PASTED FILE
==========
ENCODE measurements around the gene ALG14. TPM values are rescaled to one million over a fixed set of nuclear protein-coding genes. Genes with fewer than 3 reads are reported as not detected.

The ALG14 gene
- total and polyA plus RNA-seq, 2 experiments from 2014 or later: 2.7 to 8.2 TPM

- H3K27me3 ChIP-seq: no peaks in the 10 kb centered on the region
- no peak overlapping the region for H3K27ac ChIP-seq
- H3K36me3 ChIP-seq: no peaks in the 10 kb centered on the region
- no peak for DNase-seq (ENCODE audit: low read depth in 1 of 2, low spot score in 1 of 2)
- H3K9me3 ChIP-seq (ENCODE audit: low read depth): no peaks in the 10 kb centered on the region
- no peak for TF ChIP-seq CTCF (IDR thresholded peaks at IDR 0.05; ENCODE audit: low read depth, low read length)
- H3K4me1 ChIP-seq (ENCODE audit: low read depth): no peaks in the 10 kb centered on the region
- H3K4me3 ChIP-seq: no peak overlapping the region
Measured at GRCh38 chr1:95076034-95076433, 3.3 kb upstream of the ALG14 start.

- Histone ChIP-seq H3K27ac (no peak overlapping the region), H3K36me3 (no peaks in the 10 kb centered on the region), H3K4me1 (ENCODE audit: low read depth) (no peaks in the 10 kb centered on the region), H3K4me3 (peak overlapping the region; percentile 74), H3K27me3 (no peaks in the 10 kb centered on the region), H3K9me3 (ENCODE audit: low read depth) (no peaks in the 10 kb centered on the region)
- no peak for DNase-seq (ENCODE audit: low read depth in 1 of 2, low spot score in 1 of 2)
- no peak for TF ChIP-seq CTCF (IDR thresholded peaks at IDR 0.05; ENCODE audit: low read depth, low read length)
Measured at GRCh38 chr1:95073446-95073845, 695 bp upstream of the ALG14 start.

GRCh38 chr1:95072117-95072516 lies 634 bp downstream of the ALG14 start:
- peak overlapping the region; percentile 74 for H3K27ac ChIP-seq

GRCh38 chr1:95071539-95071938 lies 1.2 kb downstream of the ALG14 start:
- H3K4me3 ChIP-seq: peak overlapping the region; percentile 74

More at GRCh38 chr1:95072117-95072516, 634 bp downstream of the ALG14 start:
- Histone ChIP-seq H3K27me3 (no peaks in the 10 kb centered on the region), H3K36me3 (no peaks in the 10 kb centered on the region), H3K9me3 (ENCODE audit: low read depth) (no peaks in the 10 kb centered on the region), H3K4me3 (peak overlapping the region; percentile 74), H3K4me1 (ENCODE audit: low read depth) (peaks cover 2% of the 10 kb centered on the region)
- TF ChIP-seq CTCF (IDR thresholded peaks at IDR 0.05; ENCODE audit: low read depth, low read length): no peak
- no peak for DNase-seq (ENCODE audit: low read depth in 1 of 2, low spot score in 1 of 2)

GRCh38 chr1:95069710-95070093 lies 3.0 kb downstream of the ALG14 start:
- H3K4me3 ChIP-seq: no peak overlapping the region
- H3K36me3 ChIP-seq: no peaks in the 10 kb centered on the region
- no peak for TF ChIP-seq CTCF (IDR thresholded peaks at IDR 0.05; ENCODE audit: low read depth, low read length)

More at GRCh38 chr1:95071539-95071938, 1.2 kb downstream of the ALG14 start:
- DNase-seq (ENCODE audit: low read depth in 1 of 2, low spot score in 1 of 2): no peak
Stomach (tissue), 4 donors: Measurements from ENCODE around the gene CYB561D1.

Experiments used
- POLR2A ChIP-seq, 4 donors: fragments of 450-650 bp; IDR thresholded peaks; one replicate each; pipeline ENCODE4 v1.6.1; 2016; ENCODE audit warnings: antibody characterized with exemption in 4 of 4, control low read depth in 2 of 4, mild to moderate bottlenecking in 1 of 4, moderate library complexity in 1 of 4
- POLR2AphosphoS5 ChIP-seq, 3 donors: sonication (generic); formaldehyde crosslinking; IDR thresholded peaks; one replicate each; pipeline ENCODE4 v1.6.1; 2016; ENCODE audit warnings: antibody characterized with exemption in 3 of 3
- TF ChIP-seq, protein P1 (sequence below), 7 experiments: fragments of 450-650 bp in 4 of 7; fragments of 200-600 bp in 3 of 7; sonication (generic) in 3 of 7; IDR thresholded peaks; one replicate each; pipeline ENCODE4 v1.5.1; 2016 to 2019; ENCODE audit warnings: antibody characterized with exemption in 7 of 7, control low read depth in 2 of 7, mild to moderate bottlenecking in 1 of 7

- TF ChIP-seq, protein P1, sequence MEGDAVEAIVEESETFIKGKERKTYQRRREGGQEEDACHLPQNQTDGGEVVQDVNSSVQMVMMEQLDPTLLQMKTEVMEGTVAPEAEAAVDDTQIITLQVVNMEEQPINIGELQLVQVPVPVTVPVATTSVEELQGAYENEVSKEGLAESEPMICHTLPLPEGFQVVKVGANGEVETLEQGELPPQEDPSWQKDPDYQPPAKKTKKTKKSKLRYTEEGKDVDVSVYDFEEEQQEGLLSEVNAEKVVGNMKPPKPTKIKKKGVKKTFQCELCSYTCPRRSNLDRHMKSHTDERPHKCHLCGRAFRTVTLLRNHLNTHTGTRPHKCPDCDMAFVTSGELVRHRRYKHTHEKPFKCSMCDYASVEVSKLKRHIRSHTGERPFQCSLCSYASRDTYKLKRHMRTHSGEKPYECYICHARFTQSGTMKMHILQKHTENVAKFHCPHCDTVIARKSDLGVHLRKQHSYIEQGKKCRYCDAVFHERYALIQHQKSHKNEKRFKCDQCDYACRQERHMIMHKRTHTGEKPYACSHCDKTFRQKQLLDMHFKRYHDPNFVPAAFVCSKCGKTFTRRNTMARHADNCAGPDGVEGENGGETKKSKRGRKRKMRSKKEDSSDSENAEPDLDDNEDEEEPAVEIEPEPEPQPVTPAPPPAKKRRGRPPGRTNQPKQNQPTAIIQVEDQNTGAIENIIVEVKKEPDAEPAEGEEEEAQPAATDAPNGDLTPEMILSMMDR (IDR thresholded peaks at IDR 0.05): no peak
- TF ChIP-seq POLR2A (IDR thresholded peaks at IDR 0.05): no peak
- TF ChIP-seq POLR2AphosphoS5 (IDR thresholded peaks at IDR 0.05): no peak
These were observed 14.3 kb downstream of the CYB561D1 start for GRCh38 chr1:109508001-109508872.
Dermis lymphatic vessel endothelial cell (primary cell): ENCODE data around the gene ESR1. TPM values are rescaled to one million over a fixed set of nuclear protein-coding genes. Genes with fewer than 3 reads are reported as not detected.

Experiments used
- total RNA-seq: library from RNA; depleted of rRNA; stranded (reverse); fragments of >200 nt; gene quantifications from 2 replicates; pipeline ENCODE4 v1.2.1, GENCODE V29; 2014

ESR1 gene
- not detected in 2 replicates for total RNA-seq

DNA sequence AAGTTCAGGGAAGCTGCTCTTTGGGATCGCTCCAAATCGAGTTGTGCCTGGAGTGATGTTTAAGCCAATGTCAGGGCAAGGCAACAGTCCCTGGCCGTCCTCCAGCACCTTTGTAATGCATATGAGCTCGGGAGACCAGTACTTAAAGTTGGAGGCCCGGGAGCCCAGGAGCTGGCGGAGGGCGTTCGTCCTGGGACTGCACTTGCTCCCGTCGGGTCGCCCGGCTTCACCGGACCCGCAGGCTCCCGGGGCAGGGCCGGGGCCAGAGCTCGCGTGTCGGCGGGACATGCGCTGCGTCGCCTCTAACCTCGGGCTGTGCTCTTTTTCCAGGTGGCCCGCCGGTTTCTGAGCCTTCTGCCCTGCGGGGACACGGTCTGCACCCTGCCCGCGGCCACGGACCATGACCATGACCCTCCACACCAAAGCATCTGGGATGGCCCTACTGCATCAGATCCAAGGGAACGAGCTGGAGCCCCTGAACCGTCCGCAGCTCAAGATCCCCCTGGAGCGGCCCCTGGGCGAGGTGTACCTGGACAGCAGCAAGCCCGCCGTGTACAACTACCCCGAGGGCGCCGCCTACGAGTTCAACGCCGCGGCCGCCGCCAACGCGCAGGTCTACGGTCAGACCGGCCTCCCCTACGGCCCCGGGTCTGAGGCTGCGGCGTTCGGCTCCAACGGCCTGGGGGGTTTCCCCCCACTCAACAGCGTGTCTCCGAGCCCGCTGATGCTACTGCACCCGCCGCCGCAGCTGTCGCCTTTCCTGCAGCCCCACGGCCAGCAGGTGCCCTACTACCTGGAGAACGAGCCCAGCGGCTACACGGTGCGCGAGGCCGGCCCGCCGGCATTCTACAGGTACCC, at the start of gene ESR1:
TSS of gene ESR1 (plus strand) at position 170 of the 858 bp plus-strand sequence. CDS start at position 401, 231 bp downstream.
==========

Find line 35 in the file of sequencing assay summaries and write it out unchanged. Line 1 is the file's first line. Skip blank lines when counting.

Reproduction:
- TF ChIP-seq, protein P1 (sequence below), 7 experiments: fragments of 450-650 bp in 4 of 7; fragments of 200-600 bp in 3 of 7; sonication (generic) in 3 of 7; IDR thresholded peaks; one replicate each; pipeline ENCODE4 v1.5.1; 2016 to 2019; ENCODE audit warnings: antibody characterized with exemption in 7 of 7, control low read depth in 2 of 7, mild to moderate bottlenecking in 1 of 7